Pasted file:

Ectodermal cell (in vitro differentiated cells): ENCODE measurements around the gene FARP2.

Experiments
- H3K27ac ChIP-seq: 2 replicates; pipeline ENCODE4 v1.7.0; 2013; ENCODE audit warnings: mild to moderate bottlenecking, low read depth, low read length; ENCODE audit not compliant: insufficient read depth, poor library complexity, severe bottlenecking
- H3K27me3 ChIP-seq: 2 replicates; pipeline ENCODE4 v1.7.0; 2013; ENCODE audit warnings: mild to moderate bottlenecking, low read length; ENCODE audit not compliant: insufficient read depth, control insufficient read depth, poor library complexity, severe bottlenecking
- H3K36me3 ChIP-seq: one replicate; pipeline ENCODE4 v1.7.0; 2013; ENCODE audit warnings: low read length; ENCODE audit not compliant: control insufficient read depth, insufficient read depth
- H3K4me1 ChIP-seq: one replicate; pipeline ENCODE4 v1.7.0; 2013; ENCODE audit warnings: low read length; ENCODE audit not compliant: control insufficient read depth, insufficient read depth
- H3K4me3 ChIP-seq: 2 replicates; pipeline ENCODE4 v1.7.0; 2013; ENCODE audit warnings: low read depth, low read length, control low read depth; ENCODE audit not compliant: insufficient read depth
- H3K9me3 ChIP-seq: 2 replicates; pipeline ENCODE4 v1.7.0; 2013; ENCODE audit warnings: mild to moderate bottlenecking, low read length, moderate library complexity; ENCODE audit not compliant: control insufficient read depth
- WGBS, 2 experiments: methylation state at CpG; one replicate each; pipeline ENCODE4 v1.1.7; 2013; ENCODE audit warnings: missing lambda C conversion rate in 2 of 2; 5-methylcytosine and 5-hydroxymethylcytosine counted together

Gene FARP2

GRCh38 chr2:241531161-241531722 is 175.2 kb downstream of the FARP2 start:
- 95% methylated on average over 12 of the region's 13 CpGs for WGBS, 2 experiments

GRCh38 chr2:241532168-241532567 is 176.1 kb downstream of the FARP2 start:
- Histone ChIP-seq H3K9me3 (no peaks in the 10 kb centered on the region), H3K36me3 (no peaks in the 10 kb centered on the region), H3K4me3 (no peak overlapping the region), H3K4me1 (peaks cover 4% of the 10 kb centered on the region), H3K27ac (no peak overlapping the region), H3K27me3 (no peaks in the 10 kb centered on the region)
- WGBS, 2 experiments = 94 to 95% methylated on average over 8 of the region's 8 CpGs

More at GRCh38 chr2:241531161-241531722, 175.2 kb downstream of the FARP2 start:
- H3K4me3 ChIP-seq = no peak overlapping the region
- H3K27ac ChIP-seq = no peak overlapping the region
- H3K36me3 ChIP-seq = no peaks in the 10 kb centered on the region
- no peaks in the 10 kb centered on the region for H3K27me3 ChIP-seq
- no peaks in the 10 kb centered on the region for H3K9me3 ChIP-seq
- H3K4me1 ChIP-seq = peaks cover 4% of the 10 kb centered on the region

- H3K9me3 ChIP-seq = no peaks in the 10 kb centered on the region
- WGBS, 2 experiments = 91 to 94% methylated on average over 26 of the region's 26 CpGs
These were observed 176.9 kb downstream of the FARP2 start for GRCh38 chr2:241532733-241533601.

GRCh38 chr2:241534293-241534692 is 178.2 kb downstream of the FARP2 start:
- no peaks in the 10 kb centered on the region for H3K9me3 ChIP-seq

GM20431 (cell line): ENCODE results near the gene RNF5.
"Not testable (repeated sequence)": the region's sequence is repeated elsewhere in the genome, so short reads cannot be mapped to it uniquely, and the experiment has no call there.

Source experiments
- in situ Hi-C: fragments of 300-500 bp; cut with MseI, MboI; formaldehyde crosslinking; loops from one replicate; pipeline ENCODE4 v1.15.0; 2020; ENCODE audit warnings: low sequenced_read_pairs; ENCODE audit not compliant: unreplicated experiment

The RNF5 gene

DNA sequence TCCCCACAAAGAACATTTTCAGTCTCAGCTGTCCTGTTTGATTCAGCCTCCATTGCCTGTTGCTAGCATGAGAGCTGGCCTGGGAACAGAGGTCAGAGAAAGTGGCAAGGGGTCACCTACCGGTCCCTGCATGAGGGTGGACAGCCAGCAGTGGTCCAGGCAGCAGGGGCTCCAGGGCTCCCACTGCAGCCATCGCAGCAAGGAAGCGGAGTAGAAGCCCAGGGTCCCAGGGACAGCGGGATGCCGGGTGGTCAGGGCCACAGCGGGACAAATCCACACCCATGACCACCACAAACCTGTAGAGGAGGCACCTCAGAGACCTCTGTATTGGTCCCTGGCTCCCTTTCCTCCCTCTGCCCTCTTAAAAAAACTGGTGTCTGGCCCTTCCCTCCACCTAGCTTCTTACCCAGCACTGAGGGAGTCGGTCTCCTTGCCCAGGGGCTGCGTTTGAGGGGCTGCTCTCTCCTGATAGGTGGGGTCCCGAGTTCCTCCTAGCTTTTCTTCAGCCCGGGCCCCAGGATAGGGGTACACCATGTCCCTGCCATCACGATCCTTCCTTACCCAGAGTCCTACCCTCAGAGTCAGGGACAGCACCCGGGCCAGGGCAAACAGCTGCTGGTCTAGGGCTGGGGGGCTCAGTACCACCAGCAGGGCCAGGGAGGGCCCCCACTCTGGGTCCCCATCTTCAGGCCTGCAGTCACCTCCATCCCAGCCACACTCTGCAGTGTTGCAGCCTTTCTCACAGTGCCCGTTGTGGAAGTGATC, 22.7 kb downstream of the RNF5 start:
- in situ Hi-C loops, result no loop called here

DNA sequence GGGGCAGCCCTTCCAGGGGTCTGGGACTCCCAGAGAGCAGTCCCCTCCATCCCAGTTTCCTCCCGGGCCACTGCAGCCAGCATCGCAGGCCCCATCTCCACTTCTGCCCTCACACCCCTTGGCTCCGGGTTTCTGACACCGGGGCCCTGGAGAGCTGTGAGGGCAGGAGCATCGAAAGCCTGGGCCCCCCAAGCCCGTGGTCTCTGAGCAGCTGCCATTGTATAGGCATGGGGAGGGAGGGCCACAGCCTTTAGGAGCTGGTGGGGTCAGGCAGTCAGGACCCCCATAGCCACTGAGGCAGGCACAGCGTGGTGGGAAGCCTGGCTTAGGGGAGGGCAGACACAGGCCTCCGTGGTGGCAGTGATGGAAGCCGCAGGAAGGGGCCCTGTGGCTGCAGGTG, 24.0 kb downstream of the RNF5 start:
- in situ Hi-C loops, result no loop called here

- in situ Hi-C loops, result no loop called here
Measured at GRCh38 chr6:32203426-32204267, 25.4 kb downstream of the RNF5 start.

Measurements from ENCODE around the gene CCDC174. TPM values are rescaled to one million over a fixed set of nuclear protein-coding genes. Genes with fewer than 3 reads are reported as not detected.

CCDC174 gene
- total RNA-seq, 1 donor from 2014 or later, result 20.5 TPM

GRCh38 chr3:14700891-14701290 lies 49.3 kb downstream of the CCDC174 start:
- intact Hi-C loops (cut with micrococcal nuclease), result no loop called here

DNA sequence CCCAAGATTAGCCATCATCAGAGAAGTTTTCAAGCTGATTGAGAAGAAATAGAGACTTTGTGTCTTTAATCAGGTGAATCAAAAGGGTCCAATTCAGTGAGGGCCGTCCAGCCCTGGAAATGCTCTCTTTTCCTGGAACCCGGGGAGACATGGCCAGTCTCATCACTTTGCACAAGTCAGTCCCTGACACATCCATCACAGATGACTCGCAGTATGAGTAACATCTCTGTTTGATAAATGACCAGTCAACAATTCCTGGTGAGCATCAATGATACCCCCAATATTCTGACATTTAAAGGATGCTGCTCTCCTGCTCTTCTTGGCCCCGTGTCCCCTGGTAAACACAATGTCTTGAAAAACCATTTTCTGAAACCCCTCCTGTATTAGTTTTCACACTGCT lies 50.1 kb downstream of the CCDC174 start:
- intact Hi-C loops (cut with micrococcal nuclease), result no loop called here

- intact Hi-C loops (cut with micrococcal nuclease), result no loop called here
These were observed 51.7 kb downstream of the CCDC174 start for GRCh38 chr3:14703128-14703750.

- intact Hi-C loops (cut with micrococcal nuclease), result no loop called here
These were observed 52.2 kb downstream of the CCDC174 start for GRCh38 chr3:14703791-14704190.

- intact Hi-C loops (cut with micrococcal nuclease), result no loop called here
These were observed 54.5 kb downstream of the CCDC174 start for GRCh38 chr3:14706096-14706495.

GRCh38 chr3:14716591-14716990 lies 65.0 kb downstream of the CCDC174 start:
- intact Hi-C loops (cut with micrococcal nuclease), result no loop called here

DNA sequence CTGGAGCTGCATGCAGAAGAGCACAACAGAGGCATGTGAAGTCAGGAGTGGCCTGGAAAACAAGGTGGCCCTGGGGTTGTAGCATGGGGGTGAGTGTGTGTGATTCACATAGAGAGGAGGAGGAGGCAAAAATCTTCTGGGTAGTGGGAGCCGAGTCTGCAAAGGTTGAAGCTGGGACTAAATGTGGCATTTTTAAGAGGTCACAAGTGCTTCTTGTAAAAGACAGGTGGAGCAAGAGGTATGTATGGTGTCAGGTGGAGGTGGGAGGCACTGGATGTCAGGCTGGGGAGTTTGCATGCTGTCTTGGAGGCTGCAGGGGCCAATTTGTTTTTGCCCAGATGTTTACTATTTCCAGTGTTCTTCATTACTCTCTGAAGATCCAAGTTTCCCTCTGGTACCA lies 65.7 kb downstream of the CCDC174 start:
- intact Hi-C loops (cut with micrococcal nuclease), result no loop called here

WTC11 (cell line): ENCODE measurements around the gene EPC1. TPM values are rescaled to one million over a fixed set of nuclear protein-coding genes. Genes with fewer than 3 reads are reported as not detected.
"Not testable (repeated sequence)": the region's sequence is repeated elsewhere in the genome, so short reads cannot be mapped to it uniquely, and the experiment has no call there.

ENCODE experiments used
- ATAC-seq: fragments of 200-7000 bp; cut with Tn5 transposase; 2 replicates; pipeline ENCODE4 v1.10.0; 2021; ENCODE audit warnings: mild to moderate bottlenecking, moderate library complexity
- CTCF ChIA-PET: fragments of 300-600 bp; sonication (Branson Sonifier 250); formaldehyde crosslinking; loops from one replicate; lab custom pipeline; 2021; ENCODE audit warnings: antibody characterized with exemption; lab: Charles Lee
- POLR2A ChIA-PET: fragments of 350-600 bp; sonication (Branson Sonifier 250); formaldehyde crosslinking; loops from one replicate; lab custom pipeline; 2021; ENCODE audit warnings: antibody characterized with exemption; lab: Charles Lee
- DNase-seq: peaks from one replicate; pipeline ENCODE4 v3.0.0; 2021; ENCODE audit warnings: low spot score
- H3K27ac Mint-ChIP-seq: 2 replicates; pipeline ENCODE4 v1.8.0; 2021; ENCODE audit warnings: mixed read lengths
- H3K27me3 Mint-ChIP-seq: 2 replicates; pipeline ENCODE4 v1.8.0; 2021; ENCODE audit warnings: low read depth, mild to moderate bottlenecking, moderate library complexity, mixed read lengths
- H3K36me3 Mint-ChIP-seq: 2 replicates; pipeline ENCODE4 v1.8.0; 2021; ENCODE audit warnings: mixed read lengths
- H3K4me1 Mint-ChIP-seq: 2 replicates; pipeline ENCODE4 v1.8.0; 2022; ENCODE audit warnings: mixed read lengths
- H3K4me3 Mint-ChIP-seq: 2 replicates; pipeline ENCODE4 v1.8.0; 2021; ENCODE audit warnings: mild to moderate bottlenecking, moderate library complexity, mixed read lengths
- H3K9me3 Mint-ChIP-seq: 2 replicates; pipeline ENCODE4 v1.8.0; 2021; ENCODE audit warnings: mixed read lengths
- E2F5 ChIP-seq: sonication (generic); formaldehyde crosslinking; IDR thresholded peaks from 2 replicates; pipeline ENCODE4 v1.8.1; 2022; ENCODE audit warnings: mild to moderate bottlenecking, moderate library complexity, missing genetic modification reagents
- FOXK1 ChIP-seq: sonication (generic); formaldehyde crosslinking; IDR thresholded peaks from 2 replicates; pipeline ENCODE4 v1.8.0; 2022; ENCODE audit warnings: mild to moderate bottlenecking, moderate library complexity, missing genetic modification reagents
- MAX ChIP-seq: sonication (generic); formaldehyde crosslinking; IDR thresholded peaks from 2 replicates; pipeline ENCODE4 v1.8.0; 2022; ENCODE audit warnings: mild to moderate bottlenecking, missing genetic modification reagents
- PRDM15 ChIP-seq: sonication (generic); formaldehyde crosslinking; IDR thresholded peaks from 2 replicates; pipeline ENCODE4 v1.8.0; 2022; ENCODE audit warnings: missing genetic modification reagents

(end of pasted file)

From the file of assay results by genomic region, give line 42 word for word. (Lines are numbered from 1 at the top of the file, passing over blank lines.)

GRCh38 chr3:14700891-14701290 lies 49.3 kb downstream of the CCDC174 start: